1. Variable selection phase: In the first step, we try to understand the purpose and need of the segmentation exercise. Understanding this helps chalk out the method or process to be followed to create segments from the available dataset. For instance, if we wish to know about a product’s uptake or usage, our variables of interest will be behavioral data or anything that affects that behavior, such as socio-demographics, income, or other variables.
2. Data collection and dataset development phase: Before collecting the data, we must identify customer characteristics. Once we have identified these characteristics, we can prepare a data collection plan that details where we can find each variable and the method to collect data. After data collection is over, we validate and process it, addressing outliers where needed. The data may often require creating variables from existing variables or converting numeric data to categorical data for better analysis.
3. Segmentation phase: After preparing the data for analysis, we must choose a model using machine learning techniques to conduct the segmentation exercise. The segmentation approach requires unsupervised techniques as no response variable is measured here. For example, when we predict loan defaulters the response variable is whether a person has defaulted on a loan in the past. Here, we wanted to group people with similar credit risk. Thus, no variable can be measured to compute similarity between credit behavior in a group of people.
Cluster analysis is the most popular algorithm used for segmentation. Creating rules manually to group observations together is challenging for datasets with a large number of variables. We need an algorithm to create these rules to segregate observations into homogenous groups accurately and efficiently. The cluster definitions change when we provide new data to the algorithm, which ensures that segments always reflect the current state of the data.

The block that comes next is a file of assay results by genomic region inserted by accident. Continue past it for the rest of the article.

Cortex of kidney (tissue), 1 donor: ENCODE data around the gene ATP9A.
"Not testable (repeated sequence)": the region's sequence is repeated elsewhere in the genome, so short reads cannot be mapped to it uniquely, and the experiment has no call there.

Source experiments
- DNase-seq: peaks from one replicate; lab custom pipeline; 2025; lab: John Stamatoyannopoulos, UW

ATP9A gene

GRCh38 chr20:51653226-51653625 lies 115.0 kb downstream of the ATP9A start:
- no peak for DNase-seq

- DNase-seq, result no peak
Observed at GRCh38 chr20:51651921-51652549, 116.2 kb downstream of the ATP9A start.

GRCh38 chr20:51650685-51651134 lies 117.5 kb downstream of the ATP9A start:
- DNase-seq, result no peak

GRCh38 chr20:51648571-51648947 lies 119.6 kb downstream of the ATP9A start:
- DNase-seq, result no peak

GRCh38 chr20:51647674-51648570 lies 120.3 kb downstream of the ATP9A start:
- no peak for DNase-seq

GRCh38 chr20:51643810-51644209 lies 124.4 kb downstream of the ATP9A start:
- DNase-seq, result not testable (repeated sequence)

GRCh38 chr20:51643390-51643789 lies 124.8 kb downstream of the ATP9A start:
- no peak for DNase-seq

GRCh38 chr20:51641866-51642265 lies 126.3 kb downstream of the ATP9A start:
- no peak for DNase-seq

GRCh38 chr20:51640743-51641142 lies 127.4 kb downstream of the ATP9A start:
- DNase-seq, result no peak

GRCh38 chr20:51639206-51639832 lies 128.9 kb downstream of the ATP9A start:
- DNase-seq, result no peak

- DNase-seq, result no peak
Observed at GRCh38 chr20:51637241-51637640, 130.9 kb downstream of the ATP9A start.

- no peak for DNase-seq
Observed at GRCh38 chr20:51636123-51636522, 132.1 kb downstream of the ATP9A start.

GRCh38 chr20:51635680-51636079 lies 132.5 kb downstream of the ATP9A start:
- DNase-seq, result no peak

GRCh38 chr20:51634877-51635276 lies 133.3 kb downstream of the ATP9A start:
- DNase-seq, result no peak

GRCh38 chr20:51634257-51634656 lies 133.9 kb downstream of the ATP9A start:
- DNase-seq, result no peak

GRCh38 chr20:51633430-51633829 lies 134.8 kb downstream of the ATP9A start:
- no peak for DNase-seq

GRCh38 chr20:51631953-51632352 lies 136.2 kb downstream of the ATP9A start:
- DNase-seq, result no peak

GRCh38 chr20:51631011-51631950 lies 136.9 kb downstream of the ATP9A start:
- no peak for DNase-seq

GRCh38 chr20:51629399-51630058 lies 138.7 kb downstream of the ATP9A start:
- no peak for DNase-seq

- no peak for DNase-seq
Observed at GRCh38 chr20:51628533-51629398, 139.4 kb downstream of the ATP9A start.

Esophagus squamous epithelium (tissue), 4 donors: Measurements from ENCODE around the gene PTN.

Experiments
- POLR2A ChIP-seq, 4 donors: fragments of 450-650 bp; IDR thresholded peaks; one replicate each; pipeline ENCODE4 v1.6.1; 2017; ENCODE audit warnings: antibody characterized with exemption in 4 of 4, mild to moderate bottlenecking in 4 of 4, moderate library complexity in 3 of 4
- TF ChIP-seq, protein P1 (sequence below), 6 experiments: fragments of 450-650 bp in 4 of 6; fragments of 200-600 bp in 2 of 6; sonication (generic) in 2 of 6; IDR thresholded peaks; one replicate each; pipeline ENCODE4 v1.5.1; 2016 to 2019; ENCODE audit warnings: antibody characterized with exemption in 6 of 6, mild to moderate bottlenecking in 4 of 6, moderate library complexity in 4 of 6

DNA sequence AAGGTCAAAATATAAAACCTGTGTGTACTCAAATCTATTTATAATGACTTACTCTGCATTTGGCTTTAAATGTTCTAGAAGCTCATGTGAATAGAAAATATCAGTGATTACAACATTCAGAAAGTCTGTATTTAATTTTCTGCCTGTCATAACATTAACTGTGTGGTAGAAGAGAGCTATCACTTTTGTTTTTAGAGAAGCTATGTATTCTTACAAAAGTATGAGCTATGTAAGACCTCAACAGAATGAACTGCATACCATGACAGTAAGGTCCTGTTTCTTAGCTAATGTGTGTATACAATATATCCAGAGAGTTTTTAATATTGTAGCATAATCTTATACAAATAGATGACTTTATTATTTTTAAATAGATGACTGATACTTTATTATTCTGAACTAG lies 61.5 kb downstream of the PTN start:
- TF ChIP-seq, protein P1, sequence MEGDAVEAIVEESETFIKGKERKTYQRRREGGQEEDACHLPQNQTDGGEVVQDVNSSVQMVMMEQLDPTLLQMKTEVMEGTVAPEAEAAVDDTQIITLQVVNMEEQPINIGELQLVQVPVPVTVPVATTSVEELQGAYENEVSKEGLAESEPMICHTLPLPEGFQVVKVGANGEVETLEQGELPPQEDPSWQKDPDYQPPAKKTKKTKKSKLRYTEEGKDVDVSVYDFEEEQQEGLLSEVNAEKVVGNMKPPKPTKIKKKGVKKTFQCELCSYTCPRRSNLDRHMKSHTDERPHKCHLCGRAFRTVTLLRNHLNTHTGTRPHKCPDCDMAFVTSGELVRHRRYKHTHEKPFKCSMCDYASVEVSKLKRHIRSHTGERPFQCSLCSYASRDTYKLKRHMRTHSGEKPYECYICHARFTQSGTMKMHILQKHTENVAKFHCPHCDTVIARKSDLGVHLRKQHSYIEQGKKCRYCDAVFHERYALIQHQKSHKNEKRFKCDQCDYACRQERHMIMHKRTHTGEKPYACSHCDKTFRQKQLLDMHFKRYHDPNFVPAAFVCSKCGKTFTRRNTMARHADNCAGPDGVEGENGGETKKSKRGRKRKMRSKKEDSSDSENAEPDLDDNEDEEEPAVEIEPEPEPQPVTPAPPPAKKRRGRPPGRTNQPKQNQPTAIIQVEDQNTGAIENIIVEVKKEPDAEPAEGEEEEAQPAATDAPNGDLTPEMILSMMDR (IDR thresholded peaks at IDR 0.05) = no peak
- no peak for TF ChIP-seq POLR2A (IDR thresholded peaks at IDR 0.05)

4. Data interpretation and modeling phase: The last step of the analysis is to find or define the characteristics of each segment obtained. We calculate averages of all data features for each cluster and use them to prepare cluster profiles to gain insights into our different segments.
However, segmentation may not help in all the scenarios. The insights generated from data can be unreliable if the sample size is not sufficiently large. Data can also lack any natural groups even though they may be present in the population. Incorrect responses, especially to ranking or Likert scale questions, can introduce bias in the data.
However, despite its limits, segmentation remains a powerful tool to find and analyze the diverse groups in a population. It enables policymakers, donors, and implementing agencies to understand and meet the needs of specific groups more effectively. In the ever-growing data economy, using tools like segmentation to understand our audience better and develop more customized and meaningful solutions.